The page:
Like Casey’s diaper, I think social media has become over-saturated with writers telling other writers how to write. Do my readers really care why I write in first person rather than third? Or why action verbs work much better than passive verbs? Or how to write effective dialog?  Or how I can increase my Twitter followers by following three easy steps?confusing-street-sign1

Maybe it’s time to take a step back and give thought to who we’re really writing all these posts for. There are a number of big names in the writing world that I do follow because they offer very sound advice. But I get a wee bit frustrated by seeing their post re-tweeted a thousand times.

Just my opinion. I could be wrong. Feel free to re-tweet. Maybe it’ll start trending. In more ways than one.

Things my mother taught me

My mom would have been 87 years old tomorrow. She died twelve days before my father on March 8, 1998. Telling daddy, who was in a hospital bed on a different floor, that she had died was one of the hardest things I’ve ever had to do. It was the second time in my life I can remember seeing my daddy cry.

I’m finding that as I get older, my memories of her come in random flashes, like snapshots with voice-overs. Sometimes, I cry. Most of the time, I smile. mom1_0002

Some of the things she taught me (in no particular order):

Marigolds are all purpose flowers. She loved them. Planted them every year. And I hate them. Ok, maybe not hate, but I do have a strong dislike for them. Don’t know why other than I remember having to pinch the dried dead heads off of the hundreds she would plant each year. When someone suggests I plant marigolds in my non-existent garden, I smile.

No one leaves the house on Saturday mornings until the house is clean. Maybe that’s why on Saturday mornings I now aimlessly wander around my little house rebelling against the “rules.” Mom’s not here to tell me to turn that darn radio (or record player) down. Can’t clean without the radio blaring.

She taught me how to make gravy, Hungarian goulash, and how to ice a layer cake.

She taught me good things come from having a routine. Thursday nights were grocery shopping nights. Bestway on Vandalia Road. My favorite place in the whole world to be on a Thursday night. If I was good in the store, I’d get the new issue of Tiger Beat magazine. And cereal for supper. Life was good.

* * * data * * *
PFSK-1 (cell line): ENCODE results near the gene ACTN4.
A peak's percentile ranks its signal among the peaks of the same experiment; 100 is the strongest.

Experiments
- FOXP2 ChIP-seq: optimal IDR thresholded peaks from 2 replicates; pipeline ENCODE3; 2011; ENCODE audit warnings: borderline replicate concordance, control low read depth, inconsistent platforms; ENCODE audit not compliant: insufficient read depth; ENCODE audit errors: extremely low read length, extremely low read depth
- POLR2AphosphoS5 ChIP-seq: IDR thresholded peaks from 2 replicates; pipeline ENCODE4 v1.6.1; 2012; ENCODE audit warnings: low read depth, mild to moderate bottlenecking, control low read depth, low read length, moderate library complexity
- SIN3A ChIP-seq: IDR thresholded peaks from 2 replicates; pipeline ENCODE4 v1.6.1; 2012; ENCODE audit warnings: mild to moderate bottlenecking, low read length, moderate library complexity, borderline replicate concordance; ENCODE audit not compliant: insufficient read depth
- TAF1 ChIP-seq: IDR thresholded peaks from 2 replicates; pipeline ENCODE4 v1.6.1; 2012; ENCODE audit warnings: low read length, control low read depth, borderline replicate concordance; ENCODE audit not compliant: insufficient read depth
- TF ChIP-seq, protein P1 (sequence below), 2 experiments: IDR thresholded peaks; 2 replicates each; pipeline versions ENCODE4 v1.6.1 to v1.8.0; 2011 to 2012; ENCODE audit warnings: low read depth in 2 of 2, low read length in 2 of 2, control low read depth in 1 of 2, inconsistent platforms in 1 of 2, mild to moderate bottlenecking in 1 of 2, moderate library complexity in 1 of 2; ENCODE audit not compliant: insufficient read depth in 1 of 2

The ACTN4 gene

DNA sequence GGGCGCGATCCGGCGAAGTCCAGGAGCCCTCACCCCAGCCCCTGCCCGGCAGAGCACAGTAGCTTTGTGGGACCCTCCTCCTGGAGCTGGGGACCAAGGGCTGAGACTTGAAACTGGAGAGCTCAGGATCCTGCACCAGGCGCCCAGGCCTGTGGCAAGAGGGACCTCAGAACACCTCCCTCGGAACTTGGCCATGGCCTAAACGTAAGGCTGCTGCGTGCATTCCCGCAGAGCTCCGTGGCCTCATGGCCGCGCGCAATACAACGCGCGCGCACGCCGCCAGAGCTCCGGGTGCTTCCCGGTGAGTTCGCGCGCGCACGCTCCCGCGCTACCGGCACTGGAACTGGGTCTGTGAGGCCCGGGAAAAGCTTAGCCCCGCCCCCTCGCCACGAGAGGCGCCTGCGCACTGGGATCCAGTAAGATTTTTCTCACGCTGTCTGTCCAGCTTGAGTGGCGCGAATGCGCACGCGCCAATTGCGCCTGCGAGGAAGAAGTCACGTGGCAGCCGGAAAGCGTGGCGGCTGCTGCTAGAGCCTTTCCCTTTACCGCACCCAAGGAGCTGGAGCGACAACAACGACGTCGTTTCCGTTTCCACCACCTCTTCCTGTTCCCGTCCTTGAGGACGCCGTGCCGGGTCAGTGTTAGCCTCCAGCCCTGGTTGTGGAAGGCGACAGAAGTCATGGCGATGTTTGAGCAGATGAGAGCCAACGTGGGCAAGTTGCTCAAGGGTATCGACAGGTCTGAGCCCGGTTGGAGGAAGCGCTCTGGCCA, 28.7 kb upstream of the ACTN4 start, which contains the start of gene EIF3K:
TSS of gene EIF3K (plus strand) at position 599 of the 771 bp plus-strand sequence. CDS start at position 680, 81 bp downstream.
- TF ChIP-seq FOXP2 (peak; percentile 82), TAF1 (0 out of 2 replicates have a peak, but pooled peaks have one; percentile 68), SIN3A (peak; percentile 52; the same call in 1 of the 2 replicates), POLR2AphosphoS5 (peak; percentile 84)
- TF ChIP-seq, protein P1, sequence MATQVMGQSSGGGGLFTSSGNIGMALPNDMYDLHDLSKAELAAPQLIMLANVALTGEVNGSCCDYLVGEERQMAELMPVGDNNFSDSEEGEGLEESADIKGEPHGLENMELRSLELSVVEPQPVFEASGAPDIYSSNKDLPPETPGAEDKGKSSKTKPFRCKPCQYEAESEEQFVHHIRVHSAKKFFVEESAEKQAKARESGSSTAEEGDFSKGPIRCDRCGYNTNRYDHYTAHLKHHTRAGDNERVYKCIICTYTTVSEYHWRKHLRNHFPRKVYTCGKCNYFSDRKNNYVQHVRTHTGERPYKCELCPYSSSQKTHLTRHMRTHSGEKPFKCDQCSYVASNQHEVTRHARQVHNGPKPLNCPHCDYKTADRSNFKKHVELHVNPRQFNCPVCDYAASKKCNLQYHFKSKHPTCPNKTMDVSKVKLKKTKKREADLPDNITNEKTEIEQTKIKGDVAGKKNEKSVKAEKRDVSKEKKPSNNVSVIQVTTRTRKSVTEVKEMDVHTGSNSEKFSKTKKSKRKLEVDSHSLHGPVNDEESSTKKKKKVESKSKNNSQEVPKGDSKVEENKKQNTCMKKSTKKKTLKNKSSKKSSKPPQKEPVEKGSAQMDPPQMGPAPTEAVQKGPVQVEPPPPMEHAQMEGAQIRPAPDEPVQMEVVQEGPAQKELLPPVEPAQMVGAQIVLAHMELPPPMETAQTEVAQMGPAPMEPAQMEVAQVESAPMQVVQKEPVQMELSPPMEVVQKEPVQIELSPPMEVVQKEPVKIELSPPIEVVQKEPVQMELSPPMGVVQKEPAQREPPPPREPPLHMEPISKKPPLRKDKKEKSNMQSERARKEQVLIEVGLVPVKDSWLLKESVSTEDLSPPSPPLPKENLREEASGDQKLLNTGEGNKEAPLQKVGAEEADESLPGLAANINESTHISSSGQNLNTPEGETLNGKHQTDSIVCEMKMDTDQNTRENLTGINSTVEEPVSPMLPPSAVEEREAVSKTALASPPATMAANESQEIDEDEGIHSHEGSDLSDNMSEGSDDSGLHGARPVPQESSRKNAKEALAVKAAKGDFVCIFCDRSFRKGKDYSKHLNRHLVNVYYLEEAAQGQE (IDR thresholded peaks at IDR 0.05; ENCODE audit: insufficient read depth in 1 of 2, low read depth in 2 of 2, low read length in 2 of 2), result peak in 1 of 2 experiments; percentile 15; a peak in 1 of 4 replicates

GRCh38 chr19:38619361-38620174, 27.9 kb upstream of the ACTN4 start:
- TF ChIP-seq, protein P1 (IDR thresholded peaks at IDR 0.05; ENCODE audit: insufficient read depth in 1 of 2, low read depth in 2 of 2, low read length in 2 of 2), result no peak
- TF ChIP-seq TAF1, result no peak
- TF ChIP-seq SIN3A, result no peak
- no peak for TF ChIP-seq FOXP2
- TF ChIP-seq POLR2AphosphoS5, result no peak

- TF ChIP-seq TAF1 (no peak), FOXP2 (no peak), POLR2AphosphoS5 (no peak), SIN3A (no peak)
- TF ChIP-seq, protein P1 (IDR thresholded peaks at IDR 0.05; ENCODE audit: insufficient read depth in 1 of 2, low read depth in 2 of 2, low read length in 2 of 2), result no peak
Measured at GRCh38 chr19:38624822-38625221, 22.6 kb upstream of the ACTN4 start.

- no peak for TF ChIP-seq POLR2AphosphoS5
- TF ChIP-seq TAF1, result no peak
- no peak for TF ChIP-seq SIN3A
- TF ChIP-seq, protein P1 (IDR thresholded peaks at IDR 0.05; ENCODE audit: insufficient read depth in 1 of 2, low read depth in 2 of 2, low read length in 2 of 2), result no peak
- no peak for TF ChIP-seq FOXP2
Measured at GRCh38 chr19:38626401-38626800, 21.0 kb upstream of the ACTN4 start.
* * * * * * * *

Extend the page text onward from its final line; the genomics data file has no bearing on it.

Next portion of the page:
She taught me humility by taking me (after my insistence) to the dermatologist where we (my mother and me and my three pimples) sat in the waiting room with others who were horribly scarred from acne.

She taught me sometimes it’s ok to hide from door-to-door sales people.

She taught me that no matter how old your children are, they’re still your babies. When I  was pregnant with Garey, I suffered from toxemia and eclampsia. He was delivered by emergency c-section. My condition was so severe, the doctor came out to the waiting room prior to surgery and asked if they “had to make a decision, whose life should they save?” Although married and about to deliver my firstborn, my mother told him, “that’s my baby on that table.” Both my kids will be in their thirties this year. And yes, they’re still my babies.

And later on, through the years, as my mother became my best friend she shared a secret of what men want. Their mother in the kitchen, a lady in the living room, and a whore in the bedroom. Seems simple enough.mom1_0001

Happy birthday, Mom.

 

 

 

Swinging both ways

I’m a coffee drinker. I like my morning jolt to be the plain ol’ regular stuff, nothing fancy.  But during the day, or in the evening, I like a cup every now and then of mocha flavored, or hazelnut flavored, or french vanilla. And I love different types of creamers!

But hence the problem. I, like most everyone I know, am on a tight budget where having three or four (or even just two) flavors of coffee in the cupboard isn’t going to happen. Having a fridge full of various creamers isn’t going to happen either. Think of the money one could waste if they bought a particular flavor but found it wasn’t much to their liking. So until fairly recently, one had to settle for the tried and true, the traditional, the coffee of your mom and dad.